• warrants and access authorisations prevent GCSB from sharing CORTEX-derived data with other government agencies or with any other organisation (domestic or overseas), except in the context of countering cyber threats
    • if sensitive communications of a protected organisation are to be provided to another government agency for cyber security purposes, then the protected organisation must explicitly agree to this.
  • No, when this is a question about an ISP receiving the CORTEX cyber protections itself. If an ISP is receiving the protections, this is because the ISP has agreed to this and has signed a deed with GCSB – there is no requirement to do so under law.
  • No, when this is a question about the Malware-Free Networks initiative.
  • The situation is different, however, when a nationally significant organisation has a signed a consent document with GCSB to receive the CORTEX protections and an ISP is assisting GCSB to deliver the protections to that organisation. In this situation:
    • the ISP provides the assistance where there is an authorisation issued by the Minister Responsible for GCSB and a Commissioner of Security Warrants
    • the Minister and Commissioner believe that the activity described in the authorisation meets the standards set out in the relevant legislation, including that the activity is justified, necessary and proportionate
    • the ISP has a statutory duty to assist GCSB to give effect to such an authorisation. This means that, when GCSB presents the relevant authorisation to the ISP, the ISP has to assist GCSB.
  • Malware-Free Networks is an initiative linked to CORTEX. It involves GCSB sharing cyber threat information with a broad range of consenting nationally significant organisations to help them defend against cyber attack.
  • The MFN cyber threat detection and disruption capability builds on that provided by the customer’s network operator (Internet Service Provider).
  • It is a scalable way of reaching a wide group of nationally significant organisations.
  • Networks being totally free of malware might be unrealistic – but ‘malware-free’ is something to aim for.

Because of CORTEX, GCSB is able to:

  • detect cyber threats to information systems owned or operated by protected organisations
  • provide targeted advice on the prevention and mitigation of these threats to those organisations and others
  • identify vulnerabilities in computer systems and networks that advanced threats might exploit
  • mitigate advanced malware directly.
  • No. CORTEX’s scope is limited to mitigating cyber-borne threats to nationally significant organisations. There is no other reason for the project. The capabilities delivered by CORTEX cannot be used for purposes other than cyber security.
  • GCSB is not allowed to share CORTEX-derived communications with other government agencies or with any other organisation (domestic or overseas), except in the context of countering cyber threats.
  • Moreover, if communications of a protected organisation are to be provided to another government agency for cyber security purposes, then the protected organisation must explicitly agree to this.
  • Yes, in some cases. Some organisations will receive CORTEX protections that provide ‘active defence’ of their networks or computer systems.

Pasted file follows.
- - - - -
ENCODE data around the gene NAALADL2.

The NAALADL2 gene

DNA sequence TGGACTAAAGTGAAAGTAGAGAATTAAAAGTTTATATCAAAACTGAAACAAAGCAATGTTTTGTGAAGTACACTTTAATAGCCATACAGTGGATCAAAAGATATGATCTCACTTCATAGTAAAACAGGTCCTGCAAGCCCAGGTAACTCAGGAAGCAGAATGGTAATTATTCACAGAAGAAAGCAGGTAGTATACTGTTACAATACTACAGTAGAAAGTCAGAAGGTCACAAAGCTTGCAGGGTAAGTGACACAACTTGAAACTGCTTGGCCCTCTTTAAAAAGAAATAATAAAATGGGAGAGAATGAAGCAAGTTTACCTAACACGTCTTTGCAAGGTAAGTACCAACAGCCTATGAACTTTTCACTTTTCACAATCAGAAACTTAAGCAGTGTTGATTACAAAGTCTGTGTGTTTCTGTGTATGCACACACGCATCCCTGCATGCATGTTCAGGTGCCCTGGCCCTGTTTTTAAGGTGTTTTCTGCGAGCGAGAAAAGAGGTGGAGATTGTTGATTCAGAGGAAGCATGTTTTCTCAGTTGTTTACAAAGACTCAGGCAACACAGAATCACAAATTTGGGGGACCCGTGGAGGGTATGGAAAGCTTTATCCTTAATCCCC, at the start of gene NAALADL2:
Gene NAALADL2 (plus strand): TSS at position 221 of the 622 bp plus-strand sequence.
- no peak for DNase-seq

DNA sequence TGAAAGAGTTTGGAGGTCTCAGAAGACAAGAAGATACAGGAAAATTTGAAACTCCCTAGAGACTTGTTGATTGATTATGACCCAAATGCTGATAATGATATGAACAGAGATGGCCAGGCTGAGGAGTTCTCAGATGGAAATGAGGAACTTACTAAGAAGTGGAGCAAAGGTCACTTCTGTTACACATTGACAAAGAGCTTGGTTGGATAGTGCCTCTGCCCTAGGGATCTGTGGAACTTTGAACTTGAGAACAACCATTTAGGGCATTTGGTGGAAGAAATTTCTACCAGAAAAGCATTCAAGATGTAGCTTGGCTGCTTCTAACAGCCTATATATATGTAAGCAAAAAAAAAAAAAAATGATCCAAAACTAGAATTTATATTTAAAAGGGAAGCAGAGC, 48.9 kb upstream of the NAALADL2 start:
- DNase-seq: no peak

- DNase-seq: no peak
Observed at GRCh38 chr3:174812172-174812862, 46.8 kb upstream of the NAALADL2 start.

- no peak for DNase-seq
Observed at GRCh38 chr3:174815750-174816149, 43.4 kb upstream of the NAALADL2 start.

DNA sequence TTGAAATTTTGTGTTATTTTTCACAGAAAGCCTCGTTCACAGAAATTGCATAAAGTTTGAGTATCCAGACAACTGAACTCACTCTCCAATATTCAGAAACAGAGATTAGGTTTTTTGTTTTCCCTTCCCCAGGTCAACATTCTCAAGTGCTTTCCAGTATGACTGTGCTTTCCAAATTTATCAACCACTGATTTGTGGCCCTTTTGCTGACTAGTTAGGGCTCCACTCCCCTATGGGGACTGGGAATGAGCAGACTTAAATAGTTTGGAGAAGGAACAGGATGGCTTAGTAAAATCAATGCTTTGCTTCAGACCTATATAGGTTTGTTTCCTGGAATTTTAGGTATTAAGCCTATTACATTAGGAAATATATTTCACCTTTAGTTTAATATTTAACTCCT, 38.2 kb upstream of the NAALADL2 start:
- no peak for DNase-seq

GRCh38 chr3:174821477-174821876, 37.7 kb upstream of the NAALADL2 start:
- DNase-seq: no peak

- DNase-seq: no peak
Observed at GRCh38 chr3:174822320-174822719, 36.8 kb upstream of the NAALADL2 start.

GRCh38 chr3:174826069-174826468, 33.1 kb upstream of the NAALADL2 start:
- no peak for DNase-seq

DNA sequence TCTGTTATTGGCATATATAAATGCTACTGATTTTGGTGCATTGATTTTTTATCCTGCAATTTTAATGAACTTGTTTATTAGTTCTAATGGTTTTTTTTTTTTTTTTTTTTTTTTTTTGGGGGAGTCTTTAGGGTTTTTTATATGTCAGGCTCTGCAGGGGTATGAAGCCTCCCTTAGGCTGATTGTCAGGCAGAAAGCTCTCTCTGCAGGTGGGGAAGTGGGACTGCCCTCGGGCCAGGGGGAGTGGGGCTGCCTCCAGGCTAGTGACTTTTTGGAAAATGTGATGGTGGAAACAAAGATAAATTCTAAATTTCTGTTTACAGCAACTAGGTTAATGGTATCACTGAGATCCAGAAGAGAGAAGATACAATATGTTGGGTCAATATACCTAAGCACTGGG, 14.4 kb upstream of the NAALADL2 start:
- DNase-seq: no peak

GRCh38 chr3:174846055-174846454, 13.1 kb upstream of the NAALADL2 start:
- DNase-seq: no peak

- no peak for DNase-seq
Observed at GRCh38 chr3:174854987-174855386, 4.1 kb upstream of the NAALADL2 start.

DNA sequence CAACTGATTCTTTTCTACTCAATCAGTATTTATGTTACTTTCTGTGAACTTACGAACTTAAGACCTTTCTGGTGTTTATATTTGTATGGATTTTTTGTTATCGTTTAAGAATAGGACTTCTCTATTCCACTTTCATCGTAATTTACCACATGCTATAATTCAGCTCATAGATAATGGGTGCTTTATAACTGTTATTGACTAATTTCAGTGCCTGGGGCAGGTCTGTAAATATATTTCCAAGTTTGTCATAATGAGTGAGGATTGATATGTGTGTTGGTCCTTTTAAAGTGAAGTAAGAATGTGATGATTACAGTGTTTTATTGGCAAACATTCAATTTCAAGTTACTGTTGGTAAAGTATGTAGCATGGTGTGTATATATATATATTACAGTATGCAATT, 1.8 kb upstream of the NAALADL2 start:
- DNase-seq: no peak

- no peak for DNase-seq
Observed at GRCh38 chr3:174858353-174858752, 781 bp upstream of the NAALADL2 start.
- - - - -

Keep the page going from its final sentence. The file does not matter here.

• Such active defence involves putting in place systems that can identify and stop cyber threats in real-time. These systems are given ’fingerprints’ – patterns of data that identify particular threats – for them to use to distinguish between benign and malicious internet traffic. When malicious internet traffic is identified by a fingerprint, the system prevents it from reaching its destination.
  • No. CORTEX is consented, authorised and highly targeted. The cyber protections are made available to a limited group of public and private sector organisations of national significance – e.g. government agencies, critical infrastructure providers, key economic generators.
  • The detection and disruption of malware by GCSB is governed by legislation, authorisations issued by the Minister Responsible for GCSB and a Commissioner of Security Warrants, customer consent documents, and internal policy and procedure.
  • These authorisations do not allow GCSB analysts to have access to the communications of the protected organisations as a matter of course. There is a two-step process whereby GCSB analysts are granted access to relevant data only if a risk has been identified to a particular organisation, and only if the need for the access has been justified to the satisfaction of the Minister Responsible for GCSB and the Commissioner of Security Warrants.
  • CORTEX does not involve mass or bulk scanning of New Zealand internet (or other) communications. Detection of cyber threats operates in respect of a highly targeted (and consented and authorised) range of communications. 
  • If all eligible organisations signed up to the protections, less than 1% of New Zealand’s internet traffic could be involved in CORTEX. Current experience suggests that only a very small proportion of that traffic (0.5% of the 1%) would ultimately be found to contain indications of malicious cyber activity and an even smaller proportion (0.01% of the 0.5%) would need to be looked at by a GCSB analyst, and only following automatic machine-based alerting.
  • In most cases, no. However, sometimes email that might be regarded as spam represents a first step to installing malicious software on a victim’s computer. GCSB would look to identify and defend against spam of this type for protected organisations of national significance.
  • ISPs already use technical means to block malicious internet traffic that their customers would otherwise receive. CORTEX’s primary focus is malware that takes a particularly severe form and is advanced in terms of technical sophistication and/or persistence. Such malware is less common than spam.
  • Machine analysis involves computers looking in data for patterns (or ‘fingerprints’) of known evidence of malicious cyber activity.